Purpose: Esophagectomy for cancer is an extensive procedure often followed by severe complications. This study investigated whether patients with severe symptoms of reflux are more likely to have sleep disturbances and reduced health-related quality of life (HRQL) after esophagectomy.
Methods: This Swedish nationwide prospective cohort study encompassed all patients who had undergone esophagectomy for cancer between 2013 and 2018. One year after surgery, the patients responded to three questionnaires on reflux (EORTC QLQOG25), sleep disturbances (KSQ), and HRQL (EORTC QLQ-C30). Multivariable logistic regression provided odds ratios (OR) with 95% confidence intervals (CI) for sleep disturbance/reduced HRQL between patients with and without reflux, adjusted for potential confounders.
Results: Among 241 esophagectomy patients, 66 (27%) reported severe reflux. Patients with reflux had an increased risk of sleep disturbances (OR 2.3, 95% CI: 1.3-4.3) compared to patients without reflux. More specifically, these patients were more likely to suffer from poor sleep quality (OR 4.9, 95% CI: 1.9-12.4). Patients with reflux and sleep disturbances reported reductions in global quality of life, role function, emotional function, social function, and more symptoms in all scales, except for dyspnea.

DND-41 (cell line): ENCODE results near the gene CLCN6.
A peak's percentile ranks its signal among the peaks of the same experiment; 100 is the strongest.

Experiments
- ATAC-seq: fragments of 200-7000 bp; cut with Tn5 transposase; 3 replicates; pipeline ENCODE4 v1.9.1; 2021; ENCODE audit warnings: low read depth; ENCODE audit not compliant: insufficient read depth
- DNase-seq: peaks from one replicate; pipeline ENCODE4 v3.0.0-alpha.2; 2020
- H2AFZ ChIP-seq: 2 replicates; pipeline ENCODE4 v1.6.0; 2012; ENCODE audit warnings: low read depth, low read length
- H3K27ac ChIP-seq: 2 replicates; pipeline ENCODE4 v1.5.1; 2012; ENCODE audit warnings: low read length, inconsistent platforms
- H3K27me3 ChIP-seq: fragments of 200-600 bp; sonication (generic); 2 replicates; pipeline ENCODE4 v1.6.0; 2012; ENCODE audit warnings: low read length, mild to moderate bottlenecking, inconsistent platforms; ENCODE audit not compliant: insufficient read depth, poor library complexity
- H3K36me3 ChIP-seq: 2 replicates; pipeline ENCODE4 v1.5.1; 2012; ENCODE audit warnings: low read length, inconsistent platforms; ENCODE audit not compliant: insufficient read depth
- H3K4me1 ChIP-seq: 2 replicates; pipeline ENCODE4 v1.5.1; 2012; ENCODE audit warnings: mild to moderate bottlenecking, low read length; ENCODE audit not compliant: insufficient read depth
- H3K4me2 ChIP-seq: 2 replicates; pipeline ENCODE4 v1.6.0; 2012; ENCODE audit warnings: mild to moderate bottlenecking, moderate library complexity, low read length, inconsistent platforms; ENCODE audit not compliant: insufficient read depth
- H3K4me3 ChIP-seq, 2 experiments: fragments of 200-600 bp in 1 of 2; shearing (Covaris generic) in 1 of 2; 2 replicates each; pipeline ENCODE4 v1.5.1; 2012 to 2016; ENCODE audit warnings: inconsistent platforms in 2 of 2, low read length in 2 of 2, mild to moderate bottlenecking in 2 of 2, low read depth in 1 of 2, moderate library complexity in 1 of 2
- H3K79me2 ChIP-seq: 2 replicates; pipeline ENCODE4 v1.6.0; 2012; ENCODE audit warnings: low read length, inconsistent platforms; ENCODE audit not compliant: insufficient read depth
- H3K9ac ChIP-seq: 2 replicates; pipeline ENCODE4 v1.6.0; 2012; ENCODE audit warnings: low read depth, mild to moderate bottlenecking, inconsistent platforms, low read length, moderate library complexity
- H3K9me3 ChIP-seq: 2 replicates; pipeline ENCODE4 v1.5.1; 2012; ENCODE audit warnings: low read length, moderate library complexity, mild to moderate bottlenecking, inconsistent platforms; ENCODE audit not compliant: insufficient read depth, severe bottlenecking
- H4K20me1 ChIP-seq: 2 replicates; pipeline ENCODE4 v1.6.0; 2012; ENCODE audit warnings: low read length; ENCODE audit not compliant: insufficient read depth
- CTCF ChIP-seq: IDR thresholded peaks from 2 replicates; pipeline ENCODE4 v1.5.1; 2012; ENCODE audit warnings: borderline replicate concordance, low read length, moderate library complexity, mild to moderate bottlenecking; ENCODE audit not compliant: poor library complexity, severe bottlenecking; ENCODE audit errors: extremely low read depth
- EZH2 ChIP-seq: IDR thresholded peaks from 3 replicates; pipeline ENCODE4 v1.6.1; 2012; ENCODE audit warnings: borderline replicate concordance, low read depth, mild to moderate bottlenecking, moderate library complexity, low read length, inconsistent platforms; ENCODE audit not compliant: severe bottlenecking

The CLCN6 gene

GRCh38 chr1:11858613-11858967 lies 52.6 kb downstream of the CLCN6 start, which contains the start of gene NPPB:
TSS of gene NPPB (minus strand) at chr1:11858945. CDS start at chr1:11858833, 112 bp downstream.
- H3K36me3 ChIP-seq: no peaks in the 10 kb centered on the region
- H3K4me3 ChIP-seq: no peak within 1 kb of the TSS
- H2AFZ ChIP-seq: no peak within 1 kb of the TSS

Conclusions: This study suggests that patients with severe symptoms of reflux after esophagectomy have an increased risk of sleep disturbances and poor sleep quality, which in turn are associated with reduced HRQL.
Implications for cancer survivors: Alleviating reflux after oesophageal cancer surgery is important, since this common symptom might reduce HRQL and well-being.
Keywords: Cancer survivorship; HRQL; Insomnia; Oesophageal neoplasm.
© 2021. The Author(s).